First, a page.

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I see valid points on both sides of the arguments about the purchase.
 

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I like this...
Felber said he'd prefer the department save the money for the new guns and use it to reinstate laid-off deputies.

...what a tool. $75,000 would pay for 1.5 officers for 365 days. What then bozo if you can't afford them now? People like this should stick to what they do best and that is wipe their butts and that's even speculative.
 

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Discussion Starter · #5 ·
I like this...

...what a tool. $75,000 would pay for 1.5 officers for 365 days. What then bozo if you can't afford them now? People like this should stick to what they do best and that is wipe their butts and that's even speculative.
Too bad you're so shy about saying what you think :eek:...good point, too, by the way... :p
 

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I've never had a set of night sights that were good (still bright) after 10 years of use. Recoil springs assemblies are good for the lifetime of the gun given typical use. I was typically seeing around 3600 rounds before I started seeing occasional malfunctions on my 40's. Up that to close to 6000 though using Wolff recoil springs. Yes I don't have a high opinion of Glock's flat wire springs. The guns get fired as low as 100 rounds per year (typical yearly qualification for most, 50 round day course + 50 round night) to unlimited if you have a SRT team for example. Replacing guns isn't a big deal and you are talking about a budget I'm sure that is in the millions. How much do these people think is spent just on cars per year?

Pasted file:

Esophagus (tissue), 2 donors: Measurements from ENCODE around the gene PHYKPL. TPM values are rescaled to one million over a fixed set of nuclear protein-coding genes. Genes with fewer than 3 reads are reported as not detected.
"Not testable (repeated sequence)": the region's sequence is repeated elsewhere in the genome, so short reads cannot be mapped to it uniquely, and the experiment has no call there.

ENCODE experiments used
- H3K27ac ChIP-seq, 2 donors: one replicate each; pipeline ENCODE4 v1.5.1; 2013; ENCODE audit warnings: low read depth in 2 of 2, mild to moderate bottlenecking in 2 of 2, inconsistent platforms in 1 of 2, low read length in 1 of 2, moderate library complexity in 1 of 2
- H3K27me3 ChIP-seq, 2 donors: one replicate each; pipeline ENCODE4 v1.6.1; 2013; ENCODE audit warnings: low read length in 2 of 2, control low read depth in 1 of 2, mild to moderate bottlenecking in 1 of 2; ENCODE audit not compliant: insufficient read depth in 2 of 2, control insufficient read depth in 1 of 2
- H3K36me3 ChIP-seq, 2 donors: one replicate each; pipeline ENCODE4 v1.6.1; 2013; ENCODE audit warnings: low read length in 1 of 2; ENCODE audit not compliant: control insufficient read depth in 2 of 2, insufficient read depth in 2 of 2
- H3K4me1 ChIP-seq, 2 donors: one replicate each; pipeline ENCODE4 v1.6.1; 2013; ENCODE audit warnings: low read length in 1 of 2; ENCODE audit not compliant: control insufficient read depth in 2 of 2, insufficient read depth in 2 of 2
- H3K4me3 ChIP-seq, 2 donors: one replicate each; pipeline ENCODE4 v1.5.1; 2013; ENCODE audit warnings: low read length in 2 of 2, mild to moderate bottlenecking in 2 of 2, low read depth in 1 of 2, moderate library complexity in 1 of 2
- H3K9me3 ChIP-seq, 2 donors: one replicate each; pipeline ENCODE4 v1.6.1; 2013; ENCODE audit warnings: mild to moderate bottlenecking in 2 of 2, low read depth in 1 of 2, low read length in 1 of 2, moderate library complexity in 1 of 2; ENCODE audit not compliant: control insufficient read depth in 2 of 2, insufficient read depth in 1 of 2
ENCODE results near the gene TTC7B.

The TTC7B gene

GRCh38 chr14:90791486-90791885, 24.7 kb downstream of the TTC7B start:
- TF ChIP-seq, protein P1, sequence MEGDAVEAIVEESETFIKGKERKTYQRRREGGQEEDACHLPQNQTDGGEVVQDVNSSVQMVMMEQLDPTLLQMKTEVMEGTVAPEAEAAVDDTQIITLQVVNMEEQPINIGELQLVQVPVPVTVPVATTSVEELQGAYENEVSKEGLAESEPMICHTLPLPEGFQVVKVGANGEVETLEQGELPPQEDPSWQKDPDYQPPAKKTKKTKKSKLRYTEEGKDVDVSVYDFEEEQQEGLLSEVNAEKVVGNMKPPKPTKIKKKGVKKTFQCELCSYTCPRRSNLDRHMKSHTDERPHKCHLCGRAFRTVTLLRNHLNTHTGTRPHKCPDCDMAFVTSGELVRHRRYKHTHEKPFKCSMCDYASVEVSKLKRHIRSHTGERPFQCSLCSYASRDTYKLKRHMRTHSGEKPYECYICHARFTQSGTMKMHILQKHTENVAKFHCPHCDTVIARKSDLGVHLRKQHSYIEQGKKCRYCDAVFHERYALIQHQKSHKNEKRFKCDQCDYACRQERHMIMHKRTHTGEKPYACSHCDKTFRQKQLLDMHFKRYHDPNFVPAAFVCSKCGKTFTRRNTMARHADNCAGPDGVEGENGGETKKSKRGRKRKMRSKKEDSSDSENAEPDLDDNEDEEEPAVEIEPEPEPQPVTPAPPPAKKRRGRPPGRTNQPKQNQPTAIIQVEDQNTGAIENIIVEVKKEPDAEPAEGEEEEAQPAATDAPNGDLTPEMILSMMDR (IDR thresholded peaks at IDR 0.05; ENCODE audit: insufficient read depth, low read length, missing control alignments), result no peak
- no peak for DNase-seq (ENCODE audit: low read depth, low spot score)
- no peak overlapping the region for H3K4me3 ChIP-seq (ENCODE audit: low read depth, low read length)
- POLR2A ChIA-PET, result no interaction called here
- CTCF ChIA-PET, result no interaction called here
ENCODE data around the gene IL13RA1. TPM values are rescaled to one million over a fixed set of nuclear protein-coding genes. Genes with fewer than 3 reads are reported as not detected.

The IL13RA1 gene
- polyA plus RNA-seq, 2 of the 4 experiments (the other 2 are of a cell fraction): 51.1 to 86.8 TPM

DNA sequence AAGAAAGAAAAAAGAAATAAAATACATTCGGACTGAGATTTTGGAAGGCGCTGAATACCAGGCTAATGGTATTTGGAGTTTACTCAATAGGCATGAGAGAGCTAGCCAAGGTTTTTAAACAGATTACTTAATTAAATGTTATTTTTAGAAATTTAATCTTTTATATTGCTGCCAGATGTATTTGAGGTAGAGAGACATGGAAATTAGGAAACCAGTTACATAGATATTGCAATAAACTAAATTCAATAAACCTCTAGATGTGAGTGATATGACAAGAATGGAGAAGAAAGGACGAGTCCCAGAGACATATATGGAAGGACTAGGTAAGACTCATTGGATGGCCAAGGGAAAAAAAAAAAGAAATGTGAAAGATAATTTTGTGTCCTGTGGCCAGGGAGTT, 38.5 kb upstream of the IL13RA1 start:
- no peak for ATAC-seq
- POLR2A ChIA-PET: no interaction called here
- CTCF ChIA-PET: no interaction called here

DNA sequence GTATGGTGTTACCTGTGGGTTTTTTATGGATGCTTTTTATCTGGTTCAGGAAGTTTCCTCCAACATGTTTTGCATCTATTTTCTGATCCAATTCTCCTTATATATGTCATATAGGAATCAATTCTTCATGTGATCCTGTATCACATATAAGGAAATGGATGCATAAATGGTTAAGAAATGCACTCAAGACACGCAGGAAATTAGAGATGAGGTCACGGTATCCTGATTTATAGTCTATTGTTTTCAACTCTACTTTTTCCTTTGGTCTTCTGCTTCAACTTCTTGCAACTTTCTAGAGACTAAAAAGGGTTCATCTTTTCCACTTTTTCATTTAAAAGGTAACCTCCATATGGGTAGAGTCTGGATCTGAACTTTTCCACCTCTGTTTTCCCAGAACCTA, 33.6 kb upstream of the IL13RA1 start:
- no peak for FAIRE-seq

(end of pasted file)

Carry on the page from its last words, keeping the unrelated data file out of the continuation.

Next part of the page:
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The other thing to consider is what are the policies surrounding firearm replacement if there are any for that jurisdiction. Granted a firearm may be good for a lifetime but what is the legal precedent for terms of use. I know the Feds have guidelines on material replacement for liability purposes and I know other local agencies do as well. Would a Department be liable if in fact a 10 year old weapon did experience a malfunction due to wearing parts or age? I don't know but I can guarantee it would cost them more than $75,000 in attorney's fees just do the interviews to defend it in court.
 

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Discussion Starter · #8 ·
The other thing to consider is what are the policies surrounding firearm replacement if there are any for that jurisdiction. Granted a firearm may be good for a lifetime but what is the legal precedent for terms of use. I know the Feds have guidelines on material replacement for liability purposes and I know other local agencies do as well. Would a Department be liable if in fact a 10 year old weapon did experience a malfunction due to wearing parts or age? I don't know but I can guarantee it would cost them more than $75,000 in attorney's fees just do the interviews to defend it in court.
Great point, ZK...It would be a whole lot more than $75,000, and if it cost a life, how much greater the cost..? you can't even put a dollar amount on that.:(
 
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